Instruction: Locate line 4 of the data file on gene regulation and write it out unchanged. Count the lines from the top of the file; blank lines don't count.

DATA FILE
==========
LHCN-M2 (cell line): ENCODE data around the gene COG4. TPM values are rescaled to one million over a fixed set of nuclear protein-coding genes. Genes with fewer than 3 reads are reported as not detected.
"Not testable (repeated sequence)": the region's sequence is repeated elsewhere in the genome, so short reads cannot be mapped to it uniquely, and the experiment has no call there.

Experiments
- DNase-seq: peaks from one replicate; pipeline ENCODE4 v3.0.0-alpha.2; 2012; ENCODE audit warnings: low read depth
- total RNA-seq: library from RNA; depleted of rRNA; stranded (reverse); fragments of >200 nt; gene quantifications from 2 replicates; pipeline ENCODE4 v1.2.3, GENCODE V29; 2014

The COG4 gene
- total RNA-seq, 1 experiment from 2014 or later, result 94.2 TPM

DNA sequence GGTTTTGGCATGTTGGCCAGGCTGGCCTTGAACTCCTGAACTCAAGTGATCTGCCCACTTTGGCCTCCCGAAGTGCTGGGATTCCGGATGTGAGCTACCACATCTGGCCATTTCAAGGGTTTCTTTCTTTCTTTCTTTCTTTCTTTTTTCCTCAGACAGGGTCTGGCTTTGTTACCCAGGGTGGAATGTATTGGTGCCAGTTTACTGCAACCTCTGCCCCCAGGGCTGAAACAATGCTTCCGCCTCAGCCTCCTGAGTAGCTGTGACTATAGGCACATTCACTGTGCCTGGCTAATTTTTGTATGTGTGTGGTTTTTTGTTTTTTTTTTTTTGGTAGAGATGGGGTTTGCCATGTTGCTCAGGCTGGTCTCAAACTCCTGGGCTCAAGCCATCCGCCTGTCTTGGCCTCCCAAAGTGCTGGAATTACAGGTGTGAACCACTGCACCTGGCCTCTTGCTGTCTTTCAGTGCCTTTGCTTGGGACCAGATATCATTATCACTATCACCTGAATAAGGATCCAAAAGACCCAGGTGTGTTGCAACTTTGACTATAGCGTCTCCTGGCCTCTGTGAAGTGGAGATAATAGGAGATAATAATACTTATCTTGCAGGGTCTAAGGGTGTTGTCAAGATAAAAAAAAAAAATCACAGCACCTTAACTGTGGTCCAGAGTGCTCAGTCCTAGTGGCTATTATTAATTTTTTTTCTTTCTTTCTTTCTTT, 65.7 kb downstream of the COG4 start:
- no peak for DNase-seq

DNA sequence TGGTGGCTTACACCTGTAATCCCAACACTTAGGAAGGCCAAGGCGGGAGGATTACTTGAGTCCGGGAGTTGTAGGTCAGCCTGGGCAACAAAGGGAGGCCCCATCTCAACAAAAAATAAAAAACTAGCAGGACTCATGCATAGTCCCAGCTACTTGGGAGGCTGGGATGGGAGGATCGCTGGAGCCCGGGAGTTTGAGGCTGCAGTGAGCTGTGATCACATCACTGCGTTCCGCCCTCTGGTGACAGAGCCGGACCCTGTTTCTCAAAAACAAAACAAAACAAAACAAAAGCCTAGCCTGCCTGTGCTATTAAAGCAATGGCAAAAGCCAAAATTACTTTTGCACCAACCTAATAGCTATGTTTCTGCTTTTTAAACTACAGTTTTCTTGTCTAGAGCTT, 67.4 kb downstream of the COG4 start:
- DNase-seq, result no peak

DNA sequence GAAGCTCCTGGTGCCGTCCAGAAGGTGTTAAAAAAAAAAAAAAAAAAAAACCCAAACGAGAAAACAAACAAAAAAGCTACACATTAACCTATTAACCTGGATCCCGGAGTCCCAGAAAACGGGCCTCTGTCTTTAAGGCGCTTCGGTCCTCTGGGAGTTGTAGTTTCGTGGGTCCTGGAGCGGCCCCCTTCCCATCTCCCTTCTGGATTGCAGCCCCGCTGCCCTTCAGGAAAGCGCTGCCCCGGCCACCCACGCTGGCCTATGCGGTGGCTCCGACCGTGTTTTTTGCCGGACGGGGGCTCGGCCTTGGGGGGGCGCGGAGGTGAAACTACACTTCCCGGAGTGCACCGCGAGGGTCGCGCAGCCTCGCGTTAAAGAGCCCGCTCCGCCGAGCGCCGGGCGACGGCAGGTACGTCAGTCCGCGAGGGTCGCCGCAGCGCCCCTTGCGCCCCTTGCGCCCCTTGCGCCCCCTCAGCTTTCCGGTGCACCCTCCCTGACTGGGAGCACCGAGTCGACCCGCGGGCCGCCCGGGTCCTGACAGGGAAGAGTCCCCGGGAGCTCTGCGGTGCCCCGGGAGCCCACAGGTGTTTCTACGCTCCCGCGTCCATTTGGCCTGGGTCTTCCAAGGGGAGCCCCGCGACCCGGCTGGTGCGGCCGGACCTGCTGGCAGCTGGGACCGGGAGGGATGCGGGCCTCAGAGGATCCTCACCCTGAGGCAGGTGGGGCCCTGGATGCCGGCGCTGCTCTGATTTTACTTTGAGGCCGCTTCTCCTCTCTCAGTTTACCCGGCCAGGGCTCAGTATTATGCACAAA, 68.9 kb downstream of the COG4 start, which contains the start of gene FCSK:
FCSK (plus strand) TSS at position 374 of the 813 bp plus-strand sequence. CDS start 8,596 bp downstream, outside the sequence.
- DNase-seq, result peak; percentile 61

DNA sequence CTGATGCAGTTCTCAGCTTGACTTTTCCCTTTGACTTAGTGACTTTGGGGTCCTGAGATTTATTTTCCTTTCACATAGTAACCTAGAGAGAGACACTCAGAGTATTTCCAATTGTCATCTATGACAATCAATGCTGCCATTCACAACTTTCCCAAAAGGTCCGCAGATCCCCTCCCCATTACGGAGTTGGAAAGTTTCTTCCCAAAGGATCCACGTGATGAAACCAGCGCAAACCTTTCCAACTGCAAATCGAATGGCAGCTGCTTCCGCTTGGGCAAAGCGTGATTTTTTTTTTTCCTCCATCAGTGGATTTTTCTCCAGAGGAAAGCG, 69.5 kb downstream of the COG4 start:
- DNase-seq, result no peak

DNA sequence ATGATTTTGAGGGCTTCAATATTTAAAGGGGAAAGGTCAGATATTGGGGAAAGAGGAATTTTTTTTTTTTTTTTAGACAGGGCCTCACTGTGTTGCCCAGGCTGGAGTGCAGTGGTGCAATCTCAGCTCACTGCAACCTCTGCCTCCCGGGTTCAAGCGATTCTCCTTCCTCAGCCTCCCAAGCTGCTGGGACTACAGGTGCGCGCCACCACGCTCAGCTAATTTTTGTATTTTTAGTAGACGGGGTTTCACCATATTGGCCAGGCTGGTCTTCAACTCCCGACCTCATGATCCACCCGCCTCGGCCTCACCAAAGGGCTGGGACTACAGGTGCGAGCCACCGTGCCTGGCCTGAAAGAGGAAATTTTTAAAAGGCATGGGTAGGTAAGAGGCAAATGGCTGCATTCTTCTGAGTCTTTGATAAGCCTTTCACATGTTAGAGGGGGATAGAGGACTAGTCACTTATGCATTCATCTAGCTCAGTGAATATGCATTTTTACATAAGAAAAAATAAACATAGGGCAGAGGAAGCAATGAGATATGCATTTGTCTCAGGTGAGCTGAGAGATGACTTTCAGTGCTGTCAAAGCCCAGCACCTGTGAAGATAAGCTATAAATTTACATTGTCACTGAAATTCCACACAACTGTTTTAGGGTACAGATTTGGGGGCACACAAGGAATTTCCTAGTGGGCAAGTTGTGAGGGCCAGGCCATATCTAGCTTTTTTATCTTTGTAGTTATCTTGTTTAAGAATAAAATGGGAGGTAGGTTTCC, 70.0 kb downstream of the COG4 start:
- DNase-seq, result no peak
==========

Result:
- DNase-seq: peaks from one replicate; pipeline ENCODE4 v3.0.0-alpha.2; 2012; ENCODE audit warnings: low read depth